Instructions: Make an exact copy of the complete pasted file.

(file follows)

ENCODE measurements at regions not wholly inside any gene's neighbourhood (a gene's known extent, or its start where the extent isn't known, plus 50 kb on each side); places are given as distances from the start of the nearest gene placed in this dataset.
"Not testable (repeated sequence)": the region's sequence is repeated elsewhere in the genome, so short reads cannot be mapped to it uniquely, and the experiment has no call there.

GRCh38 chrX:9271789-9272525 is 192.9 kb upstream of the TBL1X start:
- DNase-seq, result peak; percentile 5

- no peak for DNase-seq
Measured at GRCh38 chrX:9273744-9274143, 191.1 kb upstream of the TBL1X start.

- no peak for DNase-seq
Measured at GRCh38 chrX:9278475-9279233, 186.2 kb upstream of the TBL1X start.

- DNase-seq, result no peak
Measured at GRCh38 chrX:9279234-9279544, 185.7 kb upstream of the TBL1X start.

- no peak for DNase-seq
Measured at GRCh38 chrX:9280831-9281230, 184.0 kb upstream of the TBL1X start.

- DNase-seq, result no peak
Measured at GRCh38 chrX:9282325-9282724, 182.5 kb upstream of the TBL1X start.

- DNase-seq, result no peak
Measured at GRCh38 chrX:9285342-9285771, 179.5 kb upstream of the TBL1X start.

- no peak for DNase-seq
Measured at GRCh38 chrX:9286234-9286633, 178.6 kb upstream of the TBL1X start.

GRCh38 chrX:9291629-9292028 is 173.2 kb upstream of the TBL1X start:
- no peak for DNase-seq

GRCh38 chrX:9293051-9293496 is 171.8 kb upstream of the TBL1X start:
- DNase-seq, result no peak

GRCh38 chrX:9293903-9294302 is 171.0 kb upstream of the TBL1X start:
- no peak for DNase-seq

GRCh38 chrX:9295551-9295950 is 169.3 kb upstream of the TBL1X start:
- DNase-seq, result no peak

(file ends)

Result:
ENCODE measurements at regions not wholly inside any gene's neighbourhood (a gene's known extent, or its start where the extent isn't known, plus 50 kb on each side); places are given as distances from the start of the nearest gene placed in this dataset.
"Not testable (repeated sequence)": the region's sequence is repeated elsewhere in the genome, so short reads cannot be mapped to it uniquely, and the experiment has no call there.

GRCh38 chrX:9271789-9272525 is 192.9 kb upstream of the TBL1X start:
- DNase-seq, result peak; percentile 5

- no peak for DNase-seq
Measured at GRCh38 chrX:9273744-9274143, 191.1 kb upstream of the TBL1X start.

- no peak for DNase-seq
Measured at GRCh38 chrX:9278475-9279233, 186.2 kb upstream of the TBL1X start.

- DNase-seq, result no peak
Measured at GRCh38 chrX:9279234-9279544, 185.7 kb upstream of the TBL1X start.

- no peak for DNase-seq
Measured at GRCh38 chrX:9280831-9281230, 184.0 kb upstream of the TBL1X start.

- DNase-seq, result no peak
Measured at GRCh38 chrX:9282325-9282724, 182.5 kb upstream of the TBL1X start.

- DNase-seq, result no peak
Measured at GRCh38 chrX:9285342-9285771, 179.5 kb upstream of the TBL1X start.

- no peak for DNase-seq
Measured at GRCh38 chrX:9286234-9286633, 178.6 kb upstream of the TBL1X start.

GRCh38 chrX:9291629-9292028 is 173.2 kb upstream of the TBL1X start:
- no peak for DNase-seq

GRCh38 chrX:9293051-9293496 is 171.8 kb upstream of the TBL1X start:
- DNase-seq, result no peak

GRCh38 chrX:9293903-9294302 is 171.0 kb upstream of the TBL1X start:
- no peak for DNase-seq

GRCh38 chrX:9295551-9295950 is 169.3 kb upstream of the TBL1X start:
- DNase-seq, result no peak